When the Panama Papers story broke, I wrote that just because someone wasn’t named in the leaks it doesn’t mean that they are corruption free. I noted a few examples of privileged institutions showing signs of severe corruption that have never been given the attention like politicians. However there was no way I could have predicted what would come next.
Dawn’s report exposing Bahria Town is amazing for many reasons, beginning with the fact that it ever saw the light of day. Like the Panama Papers, what is shocking is not to find out that there is corruption, but to see it laid out so plainly before our eyes. The Bahria Town report is even bigger than Panama Papers though because it directly exposes the one institution that is considered beyond criticism: the military.
The Bahria Town expose is a big story by itself, but it is made even more stark as it is read while Army troops are literally going to war against their peasants. No, this is not a typo. TV anchors will not be covering this development as closely as PM’s shopping spree medical care in London, but it is no less reality.
Chotu gang operations may be in the headlines but Army is also carrying out operations in Okara where they have deployed heavily armed troops against Pakistani farmers who dared to protest their conditions.
This is not the first time that Army has turned its guns on the farmers who work their land. Conditions at Okara Military Farms have been lamented by the peasants who work there for years, and only two years ago Army troops opened fire on the farmers for daring to protest against being treated like disposable serfs by their feudal military lords.
Panama Papers has shown us just how wide spread is the problem of corruption in our society. But Bahria Town and Okara Military Farms are showing us that overseas accounts and posh London tailors are peanuts compared to what is taking place right before our eyes. Our political leaders may be feudals, but in reality they are mere vassals compared to the real Lords of Pakistan.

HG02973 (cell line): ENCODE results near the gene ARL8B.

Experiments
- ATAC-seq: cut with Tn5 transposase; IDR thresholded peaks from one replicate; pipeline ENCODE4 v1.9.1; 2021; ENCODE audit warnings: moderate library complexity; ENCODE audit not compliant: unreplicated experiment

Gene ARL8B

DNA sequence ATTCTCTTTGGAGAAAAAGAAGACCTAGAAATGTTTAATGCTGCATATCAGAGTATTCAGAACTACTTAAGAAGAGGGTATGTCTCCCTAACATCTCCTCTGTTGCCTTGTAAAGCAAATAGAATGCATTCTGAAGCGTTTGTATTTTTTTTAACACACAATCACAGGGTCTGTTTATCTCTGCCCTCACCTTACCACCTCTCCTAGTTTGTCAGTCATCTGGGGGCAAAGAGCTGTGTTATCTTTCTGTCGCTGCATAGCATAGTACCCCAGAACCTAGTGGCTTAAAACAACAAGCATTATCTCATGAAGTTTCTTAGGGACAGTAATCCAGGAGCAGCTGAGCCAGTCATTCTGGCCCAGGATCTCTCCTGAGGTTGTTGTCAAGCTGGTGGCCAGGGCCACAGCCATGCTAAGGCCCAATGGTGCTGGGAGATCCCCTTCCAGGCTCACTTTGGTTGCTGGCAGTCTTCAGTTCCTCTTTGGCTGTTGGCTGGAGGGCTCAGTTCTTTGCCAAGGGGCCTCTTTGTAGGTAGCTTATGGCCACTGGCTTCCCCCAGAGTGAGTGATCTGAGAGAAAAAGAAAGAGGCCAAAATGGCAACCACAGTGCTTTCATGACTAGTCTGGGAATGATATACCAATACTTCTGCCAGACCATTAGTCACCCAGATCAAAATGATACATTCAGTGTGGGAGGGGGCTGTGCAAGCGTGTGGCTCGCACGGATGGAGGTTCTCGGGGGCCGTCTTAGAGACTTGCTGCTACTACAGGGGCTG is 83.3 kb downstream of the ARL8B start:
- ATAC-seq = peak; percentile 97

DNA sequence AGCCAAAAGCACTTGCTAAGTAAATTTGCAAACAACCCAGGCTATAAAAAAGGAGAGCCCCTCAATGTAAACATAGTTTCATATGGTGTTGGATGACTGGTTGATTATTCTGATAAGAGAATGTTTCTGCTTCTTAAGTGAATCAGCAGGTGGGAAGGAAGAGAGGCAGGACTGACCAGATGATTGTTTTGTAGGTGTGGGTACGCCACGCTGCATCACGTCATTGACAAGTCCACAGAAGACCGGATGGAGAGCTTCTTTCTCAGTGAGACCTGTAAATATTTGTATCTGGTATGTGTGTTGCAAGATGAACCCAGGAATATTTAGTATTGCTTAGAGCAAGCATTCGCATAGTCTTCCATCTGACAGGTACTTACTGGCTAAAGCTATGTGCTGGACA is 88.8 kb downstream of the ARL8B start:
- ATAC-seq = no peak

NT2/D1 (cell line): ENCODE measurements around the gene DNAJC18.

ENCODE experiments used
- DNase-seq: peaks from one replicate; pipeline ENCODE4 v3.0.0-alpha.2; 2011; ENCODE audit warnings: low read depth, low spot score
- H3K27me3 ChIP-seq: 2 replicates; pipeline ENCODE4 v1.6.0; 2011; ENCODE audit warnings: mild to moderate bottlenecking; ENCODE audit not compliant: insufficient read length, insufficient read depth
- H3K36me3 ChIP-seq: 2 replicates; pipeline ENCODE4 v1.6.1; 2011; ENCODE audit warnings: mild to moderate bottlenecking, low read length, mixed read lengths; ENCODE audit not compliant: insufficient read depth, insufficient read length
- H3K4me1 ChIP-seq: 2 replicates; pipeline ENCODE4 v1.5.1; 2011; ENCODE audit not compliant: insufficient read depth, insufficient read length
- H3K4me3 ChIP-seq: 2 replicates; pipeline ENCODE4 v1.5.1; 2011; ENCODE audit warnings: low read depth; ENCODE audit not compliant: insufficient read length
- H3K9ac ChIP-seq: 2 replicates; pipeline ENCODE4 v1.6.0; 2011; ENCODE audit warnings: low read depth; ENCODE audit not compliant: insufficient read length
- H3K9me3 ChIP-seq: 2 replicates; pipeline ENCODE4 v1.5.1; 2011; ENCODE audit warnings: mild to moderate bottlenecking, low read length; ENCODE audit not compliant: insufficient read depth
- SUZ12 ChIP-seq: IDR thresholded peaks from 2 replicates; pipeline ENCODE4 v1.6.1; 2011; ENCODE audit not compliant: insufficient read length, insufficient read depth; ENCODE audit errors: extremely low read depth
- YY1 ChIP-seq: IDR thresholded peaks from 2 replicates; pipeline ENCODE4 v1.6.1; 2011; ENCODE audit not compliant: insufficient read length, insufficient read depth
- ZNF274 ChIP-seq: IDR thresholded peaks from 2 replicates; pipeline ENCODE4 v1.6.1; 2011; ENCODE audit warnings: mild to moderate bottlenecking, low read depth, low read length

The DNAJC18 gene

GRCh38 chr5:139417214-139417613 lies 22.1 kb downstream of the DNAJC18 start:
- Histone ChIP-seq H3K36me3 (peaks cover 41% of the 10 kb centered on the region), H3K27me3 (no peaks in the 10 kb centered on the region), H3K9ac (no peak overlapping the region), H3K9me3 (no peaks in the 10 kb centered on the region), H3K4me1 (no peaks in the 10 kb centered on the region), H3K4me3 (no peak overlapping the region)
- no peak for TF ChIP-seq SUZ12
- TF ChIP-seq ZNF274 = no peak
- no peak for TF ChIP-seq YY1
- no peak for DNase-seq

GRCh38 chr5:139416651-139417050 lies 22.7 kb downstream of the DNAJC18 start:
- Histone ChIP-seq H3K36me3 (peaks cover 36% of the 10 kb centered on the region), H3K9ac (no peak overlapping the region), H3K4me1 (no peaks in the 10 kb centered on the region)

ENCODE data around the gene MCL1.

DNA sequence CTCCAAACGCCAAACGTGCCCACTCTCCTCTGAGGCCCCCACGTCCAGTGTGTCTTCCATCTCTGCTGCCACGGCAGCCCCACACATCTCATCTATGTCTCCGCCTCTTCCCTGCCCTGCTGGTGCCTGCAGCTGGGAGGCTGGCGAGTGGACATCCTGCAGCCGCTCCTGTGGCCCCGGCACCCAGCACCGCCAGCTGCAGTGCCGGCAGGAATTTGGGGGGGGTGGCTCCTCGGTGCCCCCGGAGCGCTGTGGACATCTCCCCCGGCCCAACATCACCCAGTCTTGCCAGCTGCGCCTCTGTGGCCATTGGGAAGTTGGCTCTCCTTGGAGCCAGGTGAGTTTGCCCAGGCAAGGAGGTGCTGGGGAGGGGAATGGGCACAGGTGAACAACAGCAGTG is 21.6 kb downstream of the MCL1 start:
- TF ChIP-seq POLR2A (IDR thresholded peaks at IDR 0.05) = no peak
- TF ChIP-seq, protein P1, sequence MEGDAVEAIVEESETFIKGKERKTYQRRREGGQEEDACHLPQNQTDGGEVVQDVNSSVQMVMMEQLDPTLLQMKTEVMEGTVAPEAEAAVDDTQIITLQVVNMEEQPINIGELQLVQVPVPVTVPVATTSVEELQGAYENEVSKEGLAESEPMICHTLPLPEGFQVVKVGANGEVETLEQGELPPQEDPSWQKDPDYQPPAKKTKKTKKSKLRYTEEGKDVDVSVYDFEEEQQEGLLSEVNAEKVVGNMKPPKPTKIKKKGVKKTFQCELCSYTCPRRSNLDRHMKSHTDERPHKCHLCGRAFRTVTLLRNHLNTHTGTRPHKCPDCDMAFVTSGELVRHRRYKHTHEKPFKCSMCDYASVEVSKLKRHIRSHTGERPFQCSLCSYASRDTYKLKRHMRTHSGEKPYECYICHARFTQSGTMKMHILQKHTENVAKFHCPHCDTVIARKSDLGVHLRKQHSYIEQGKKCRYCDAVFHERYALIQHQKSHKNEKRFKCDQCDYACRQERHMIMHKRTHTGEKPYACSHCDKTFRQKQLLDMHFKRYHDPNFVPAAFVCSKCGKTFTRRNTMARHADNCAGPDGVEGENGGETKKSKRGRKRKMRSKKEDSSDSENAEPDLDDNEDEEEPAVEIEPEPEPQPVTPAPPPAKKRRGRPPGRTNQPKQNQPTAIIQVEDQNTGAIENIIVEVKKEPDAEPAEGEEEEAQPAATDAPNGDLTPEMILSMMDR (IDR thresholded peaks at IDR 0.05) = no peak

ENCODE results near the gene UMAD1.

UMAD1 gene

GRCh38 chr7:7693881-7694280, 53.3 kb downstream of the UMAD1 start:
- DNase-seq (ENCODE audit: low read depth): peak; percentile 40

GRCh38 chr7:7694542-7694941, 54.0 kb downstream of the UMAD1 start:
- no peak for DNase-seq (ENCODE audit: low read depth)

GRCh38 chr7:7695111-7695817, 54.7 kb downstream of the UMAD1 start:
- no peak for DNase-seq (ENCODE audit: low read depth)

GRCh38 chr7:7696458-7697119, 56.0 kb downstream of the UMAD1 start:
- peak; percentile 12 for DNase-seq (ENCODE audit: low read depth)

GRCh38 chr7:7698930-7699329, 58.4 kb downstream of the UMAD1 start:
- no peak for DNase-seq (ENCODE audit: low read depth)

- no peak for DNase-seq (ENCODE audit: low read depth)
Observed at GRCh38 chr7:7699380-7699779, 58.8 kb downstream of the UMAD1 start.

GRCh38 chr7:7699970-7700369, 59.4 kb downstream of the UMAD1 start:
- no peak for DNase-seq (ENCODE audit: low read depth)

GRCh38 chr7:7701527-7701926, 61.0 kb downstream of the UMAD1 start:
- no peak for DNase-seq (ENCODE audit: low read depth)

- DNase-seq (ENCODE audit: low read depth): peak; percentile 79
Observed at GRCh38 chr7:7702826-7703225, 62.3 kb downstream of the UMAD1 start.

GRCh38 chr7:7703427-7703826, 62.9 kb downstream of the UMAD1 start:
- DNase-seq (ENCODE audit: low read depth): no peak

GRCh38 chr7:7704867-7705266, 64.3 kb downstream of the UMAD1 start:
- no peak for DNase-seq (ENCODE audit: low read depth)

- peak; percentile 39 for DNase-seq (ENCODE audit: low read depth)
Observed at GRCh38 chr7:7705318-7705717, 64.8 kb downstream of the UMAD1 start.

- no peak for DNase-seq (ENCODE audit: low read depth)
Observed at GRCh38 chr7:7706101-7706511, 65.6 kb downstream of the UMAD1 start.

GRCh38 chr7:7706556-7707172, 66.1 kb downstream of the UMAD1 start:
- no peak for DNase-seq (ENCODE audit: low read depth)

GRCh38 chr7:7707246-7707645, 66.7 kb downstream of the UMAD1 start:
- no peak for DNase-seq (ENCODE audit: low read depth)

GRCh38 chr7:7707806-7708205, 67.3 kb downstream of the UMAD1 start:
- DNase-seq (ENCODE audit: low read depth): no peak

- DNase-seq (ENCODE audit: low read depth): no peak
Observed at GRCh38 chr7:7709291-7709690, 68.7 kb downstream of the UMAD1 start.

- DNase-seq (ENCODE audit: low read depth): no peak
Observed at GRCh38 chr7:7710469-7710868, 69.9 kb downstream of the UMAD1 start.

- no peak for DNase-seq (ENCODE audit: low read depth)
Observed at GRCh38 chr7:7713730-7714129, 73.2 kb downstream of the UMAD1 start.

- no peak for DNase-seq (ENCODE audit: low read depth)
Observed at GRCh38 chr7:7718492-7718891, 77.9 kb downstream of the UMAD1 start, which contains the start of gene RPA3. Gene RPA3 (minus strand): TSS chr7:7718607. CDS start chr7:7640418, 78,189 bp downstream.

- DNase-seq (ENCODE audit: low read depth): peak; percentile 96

The post below by Musam Memon was originally published on Express Tribune Blog, and I am republishing it here because he gets it 100% correct. Whatever you think of Musharraf or Nawaz or Zardari or anyone else, it is the right of the people, not the right of an unappointed elite in the media or the military or the courts to select the country’s leaders.
Like Musam, I hear too often people telling me that democracy is good but only if the well-educated people are voting. They tell me that you cannot trust the poor to vote because they do not understand the important issues.
But this is nonsense. Do the spoiled children of Punjabi businessmen understand the hardships that are faced by rural families? Most of the country is still in poverty and poorly educated. Their voices must be heard, too.
Saying that the poor and uneducated are not fit to select their own leaders is the same attitude of feudalism, whether our new elites will admit it publicly or not. We must do away with these attitudes and embrace all of our brothers and hear their perspectives. Then we will know the facts and be able to work together to find solutions to poverty and education, bringing everyone up to a modern level of development.
Democracy: Whose right is it anyway?
I would be surprised if you still have not engaged in a charismatically disingenuous conversation in which a mischievous friend let lose a blasphemous idea, revolving around the topic of whether we, Pakistanis, are ready for, or deserve democracy. Democracy, which can be simply understood as the right of people to choose their leaders.
Now some, without chivalry, argue insistently that our country lacks education, maturity, intellect and economic growth levels – typical indicators of a developed nation. Of course, I do not refute the idea that we are a developing nation with abysmally low levels of education and economic growth. But the fact that the majority of the nation cannot read or write, is involved in subsistence agriculture and lives below the poverty line, is hardly reason enough to strip them off the right to choose their own rulers.
If those who are uneducated, who do not have access to clean water and nutritious food and are scraping together a living toiling on a farm are not allowed who to vote, then who does? The military? And the hedonistic educated elite, who seem to feel that they have an inherent right to play savior to the ‘uninformed’ and uneducated public?
Democracy means the right of choice. It is the right of the people, no matter what social strata they belong to, to choose to make their own mistakes. I say that because it is not democracy that we are not ready for, it is a lack of choice that has continued to paralyse the entire nation for over half a century; most of us vote for the party that we think will do the least damage.
Former president Pervez Musharraf probably understood this; the second time he felt like sitting on the ‘hot seat’, he did not resort to a ‘coup detat’. He has a party now.